Date of Conferral
Public Policy and Administration
False confessions are the most difficult type of confession to detect. Because the Reid interview and interrogation technique is the global gold standard for interviews, interrogations, and confessions, it is used to obtain confessions from suspects. However, the Reid method has been untested in regard to if it can detect false confessions to potentially eliminate wrongful convictions. The purpose of this qualitative study was to perform a content analysis of videos of confessions using several models that make up the Reid interview and interrogation technique. Utilizing attribution theory as a framework, these models were qualitatively assessed for their ability to detect false confessions in comparison with the legal casebook analysis and linguistic analysis. The key research questions addressed how interviewers attribute identification of false confessions through the assessment of the various models and the complete Reid interview and interrogation technique. An additional research question concerned how interviewers identify attribution error in false confessions through the assessment of the various models and the complete Reid interview and interrogation technique. Data were collected from 6 videos and subjected to content analysis, triangulated with discourse analysis and conversation analysis. The results of this study showed that the models applied to the confessions could distinguish between true and false confessions. A social change could occur if some or all of these models are applied to all interrogations to detect false confessions, which would provide law enforcement and the intelligence professions the tools to assess confessions in order to potentially stop wrongful convictions and intelligence failures in interviews and interrogations.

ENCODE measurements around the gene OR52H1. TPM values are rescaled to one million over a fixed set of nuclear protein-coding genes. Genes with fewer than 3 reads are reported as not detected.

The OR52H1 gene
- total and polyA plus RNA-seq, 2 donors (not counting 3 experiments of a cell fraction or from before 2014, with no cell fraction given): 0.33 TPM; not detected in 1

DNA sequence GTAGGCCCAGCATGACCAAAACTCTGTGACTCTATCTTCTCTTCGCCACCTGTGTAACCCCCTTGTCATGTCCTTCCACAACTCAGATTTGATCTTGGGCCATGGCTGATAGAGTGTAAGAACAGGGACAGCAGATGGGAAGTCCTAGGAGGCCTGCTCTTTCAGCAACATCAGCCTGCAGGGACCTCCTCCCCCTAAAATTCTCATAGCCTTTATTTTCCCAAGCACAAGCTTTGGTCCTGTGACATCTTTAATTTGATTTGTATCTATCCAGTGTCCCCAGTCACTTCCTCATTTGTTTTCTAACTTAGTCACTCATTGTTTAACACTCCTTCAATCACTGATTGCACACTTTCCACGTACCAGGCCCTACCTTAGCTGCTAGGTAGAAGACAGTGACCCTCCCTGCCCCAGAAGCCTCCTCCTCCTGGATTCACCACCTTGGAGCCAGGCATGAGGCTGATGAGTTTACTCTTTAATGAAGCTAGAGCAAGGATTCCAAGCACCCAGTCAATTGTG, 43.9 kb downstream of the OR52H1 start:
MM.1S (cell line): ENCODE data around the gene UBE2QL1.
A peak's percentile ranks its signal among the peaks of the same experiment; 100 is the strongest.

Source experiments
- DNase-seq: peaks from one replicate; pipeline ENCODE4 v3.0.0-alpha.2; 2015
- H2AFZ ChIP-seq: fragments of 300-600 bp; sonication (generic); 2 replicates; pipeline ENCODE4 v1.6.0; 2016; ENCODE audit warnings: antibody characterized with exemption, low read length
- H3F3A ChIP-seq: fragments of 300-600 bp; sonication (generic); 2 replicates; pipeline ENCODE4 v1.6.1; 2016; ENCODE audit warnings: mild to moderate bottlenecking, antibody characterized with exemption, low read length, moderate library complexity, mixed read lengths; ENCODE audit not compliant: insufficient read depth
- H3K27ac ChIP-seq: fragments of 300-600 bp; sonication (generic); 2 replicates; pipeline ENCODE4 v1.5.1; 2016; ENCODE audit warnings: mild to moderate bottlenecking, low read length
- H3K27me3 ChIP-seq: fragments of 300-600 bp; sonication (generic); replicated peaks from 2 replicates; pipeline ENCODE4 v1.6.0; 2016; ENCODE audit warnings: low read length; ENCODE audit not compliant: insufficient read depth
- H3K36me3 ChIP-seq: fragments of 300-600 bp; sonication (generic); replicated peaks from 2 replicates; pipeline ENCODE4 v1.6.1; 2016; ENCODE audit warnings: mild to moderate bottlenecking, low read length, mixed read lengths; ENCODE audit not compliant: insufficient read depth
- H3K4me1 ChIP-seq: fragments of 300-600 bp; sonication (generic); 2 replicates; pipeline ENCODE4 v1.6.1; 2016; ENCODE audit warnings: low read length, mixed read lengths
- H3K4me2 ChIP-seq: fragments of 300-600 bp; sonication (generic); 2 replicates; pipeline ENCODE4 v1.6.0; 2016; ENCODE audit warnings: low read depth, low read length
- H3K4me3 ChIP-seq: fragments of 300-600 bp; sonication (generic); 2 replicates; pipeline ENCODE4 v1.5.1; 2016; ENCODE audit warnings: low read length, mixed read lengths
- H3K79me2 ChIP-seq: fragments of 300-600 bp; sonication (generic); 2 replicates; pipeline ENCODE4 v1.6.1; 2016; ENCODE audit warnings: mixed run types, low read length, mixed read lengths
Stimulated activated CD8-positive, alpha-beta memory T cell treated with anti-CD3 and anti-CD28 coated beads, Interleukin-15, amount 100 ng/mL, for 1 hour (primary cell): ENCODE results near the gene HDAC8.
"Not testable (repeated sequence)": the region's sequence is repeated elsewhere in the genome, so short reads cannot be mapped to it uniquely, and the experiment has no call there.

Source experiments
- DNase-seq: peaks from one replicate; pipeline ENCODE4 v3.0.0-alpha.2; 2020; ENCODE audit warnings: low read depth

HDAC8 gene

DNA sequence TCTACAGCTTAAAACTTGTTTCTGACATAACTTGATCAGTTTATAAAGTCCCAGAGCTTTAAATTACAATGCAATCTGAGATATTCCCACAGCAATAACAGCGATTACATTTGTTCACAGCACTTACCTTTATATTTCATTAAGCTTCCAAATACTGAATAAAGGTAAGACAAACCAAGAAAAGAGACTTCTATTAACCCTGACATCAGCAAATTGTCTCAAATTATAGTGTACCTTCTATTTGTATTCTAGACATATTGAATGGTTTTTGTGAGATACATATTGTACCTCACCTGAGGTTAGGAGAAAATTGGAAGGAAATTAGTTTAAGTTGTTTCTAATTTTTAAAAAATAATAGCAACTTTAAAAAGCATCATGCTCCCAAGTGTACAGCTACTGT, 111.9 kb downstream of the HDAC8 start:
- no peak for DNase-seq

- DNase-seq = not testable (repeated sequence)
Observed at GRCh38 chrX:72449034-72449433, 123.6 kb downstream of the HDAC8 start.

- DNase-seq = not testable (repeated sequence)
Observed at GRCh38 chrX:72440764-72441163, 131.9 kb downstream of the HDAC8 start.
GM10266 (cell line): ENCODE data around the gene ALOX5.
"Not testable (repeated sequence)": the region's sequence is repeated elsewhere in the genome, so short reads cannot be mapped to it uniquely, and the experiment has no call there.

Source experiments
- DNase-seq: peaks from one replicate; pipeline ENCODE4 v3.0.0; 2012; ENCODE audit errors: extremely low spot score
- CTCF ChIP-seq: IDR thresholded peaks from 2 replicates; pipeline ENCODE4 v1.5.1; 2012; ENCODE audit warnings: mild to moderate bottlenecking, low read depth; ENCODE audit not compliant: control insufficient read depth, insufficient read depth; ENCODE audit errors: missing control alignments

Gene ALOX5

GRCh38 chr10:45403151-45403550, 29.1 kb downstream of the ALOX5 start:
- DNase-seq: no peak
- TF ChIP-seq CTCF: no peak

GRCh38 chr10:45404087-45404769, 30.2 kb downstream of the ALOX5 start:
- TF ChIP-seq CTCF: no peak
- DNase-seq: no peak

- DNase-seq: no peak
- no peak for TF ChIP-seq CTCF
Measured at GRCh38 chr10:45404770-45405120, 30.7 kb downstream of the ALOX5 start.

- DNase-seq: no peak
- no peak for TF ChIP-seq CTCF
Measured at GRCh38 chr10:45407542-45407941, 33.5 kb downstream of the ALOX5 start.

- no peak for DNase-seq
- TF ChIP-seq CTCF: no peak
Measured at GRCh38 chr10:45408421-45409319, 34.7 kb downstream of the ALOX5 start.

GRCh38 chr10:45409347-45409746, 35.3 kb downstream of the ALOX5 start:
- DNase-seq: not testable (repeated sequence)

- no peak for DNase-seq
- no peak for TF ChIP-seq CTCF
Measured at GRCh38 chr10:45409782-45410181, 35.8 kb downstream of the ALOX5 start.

Johnson, Michael L., "Attribution and Attribution Error in Relationship to False Confessions" (2019). Walden Dissertations and Doctoral Studies. 6909.